Guy Benson


Here are the basics of Christie's baby-splitting decision, with political analysis to follow:

New Jersey Gov. Chris Christie set an Oct. 16 special election to elect a successor to Sen. Frank Lautenberg, who died Monday. Christie announced the special election date at a news conference Tuesday in Trenton, a day after the Democratic senator died of complications from viral pneumonia. The primaries for the special election will be held Aug. 13. "The issues facing the Senate are too important and too vital not to have an elected representative," said Christie. "I favor the people selecting who represents them, not me."  New Jersey state law conflicted on the timing of a special election to fill a vacancy. One section of New Jersey law on vacancies said the special election should be held at the next general election, which is on Nov. 5 -- the same time as the governor's election.  Another reading of the law said the special election would be held in November 2014, when the Senate seat is on the ballot anyway for a new term. Christie's decision drew immediate criticism from Democrats, who wanted the special election to be set for November. The governor said the state will absorb the costs of the special election, estimated by the New Jersey Office of Legislative Services to be about $12 million per election.


What conservatives will like:  As indicated in the USA Today story, New Jersey Democrats are already griping about Christie's call because he refused to align the special election with the already-scheduled general election in November.  A legal technicality would have allowed him to do so by waiting ten days to formally set the date of the special -- a delay Christie dismissed as dawdling and unnecessarily political.  Here's why Democrats aren't pleased: They want the Senate election to be held in November because the presence of a guy like Cory Booker on the ballot would help mitigate Christie's coattails as he cruises to re-election.  In other words, Democrats down-ballot would have benefited from voters heading to the polls to vote in the Senate contest on the same day as the gubernatorial contest.  But with that election now relegated to an October island, Republican candidates for state office stand to benefit a few weeks later with Christie -- and only Christie -- at the top of the ticket.  The New Jersey GOP has an outside shot of taking the state senate on election day, a task that would require five seats to change hands.  Also, during his presser, Christie heavily hinted that he'll select a Republican to hold the seat through October.  That decision should be announced within the next few days  NRO's Robert Costa is reporting what a source says is the governor's list of finalists, several of whom I name-checked as possibilities yesterday:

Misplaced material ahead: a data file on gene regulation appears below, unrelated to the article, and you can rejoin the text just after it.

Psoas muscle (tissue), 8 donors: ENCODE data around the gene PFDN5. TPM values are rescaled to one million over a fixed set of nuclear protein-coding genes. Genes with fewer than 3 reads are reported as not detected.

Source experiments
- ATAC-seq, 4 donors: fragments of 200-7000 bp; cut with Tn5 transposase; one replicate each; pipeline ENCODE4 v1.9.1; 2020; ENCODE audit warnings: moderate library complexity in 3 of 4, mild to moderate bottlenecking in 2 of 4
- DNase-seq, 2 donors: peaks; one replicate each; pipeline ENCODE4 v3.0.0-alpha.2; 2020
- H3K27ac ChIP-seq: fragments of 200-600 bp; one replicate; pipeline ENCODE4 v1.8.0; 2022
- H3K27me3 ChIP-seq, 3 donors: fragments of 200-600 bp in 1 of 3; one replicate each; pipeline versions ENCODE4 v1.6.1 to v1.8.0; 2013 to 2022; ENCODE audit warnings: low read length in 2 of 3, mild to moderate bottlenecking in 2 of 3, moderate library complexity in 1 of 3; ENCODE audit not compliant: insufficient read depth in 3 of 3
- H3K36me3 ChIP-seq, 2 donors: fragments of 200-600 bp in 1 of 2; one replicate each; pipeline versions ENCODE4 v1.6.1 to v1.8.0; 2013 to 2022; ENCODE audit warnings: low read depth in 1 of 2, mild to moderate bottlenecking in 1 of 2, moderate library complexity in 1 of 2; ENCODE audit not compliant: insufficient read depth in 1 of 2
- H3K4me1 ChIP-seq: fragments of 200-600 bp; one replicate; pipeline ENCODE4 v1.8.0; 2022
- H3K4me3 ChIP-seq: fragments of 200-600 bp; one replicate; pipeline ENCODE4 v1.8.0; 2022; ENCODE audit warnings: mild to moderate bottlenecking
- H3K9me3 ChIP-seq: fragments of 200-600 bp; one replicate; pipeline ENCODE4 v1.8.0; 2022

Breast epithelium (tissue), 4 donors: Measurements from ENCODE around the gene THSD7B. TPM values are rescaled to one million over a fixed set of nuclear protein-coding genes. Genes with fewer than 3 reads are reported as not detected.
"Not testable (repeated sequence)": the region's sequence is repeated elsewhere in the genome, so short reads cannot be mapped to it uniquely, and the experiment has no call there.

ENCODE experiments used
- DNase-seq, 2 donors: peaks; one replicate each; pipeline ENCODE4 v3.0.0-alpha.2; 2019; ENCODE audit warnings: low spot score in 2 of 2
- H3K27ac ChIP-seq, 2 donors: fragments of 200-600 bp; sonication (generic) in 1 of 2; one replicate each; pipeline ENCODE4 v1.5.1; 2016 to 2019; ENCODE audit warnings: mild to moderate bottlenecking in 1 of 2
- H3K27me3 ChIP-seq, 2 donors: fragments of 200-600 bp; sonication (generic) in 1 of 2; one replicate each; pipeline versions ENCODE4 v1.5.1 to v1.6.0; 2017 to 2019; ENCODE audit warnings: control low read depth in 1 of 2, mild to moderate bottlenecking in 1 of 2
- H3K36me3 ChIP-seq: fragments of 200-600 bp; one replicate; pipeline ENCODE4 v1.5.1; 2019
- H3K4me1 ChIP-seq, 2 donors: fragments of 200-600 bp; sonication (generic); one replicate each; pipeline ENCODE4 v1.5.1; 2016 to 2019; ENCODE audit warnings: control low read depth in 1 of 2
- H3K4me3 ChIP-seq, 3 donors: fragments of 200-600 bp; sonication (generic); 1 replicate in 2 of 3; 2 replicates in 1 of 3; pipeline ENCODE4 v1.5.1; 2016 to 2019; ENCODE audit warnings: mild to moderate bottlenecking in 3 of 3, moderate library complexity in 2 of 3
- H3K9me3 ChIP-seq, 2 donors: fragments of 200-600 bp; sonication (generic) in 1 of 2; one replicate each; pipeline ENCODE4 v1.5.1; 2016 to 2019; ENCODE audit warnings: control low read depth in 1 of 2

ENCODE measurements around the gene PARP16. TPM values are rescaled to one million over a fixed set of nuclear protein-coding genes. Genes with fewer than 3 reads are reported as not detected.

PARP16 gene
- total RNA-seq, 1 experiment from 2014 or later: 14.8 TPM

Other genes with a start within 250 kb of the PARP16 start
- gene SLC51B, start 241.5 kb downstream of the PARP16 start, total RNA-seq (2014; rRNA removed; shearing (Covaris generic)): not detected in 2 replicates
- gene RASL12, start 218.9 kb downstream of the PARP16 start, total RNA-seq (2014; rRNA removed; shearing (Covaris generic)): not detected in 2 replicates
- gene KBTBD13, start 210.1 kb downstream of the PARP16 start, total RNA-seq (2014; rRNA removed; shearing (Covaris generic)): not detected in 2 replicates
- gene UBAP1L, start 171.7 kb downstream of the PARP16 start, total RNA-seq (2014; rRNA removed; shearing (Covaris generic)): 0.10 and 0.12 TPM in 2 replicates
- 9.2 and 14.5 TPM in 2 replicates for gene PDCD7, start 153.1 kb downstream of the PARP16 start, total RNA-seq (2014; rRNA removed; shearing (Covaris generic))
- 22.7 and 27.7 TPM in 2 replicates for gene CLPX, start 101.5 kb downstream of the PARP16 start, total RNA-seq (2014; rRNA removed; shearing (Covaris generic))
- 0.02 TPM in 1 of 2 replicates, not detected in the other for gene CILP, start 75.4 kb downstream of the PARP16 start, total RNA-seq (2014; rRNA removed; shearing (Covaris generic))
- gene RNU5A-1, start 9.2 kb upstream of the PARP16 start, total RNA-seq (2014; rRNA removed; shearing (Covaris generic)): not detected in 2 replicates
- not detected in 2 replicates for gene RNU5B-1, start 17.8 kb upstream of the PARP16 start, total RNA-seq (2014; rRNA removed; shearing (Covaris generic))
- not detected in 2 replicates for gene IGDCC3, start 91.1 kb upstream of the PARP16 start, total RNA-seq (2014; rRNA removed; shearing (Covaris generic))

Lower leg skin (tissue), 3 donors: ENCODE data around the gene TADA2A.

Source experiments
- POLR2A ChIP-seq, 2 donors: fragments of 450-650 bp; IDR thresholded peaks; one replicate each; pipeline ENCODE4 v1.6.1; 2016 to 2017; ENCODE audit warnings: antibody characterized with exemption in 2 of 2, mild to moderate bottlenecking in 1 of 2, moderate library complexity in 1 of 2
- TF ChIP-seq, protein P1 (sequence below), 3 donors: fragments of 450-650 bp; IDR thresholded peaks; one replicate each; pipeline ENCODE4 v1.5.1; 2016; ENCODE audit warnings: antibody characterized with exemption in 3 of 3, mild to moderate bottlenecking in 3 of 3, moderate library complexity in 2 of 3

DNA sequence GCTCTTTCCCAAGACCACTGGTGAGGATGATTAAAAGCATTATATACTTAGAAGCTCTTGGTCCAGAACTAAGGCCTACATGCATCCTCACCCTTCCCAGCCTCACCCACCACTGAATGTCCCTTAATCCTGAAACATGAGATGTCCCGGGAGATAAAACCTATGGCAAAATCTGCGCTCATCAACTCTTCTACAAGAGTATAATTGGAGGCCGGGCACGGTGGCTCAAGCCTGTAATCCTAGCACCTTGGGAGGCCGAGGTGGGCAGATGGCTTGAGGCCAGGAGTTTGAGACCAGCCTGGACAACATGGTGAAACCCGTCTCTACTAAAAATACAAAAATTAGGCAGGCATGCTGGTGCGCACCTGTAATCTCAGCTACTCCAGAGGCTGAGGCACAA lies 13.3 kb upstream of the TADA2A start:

What conservatives won't like: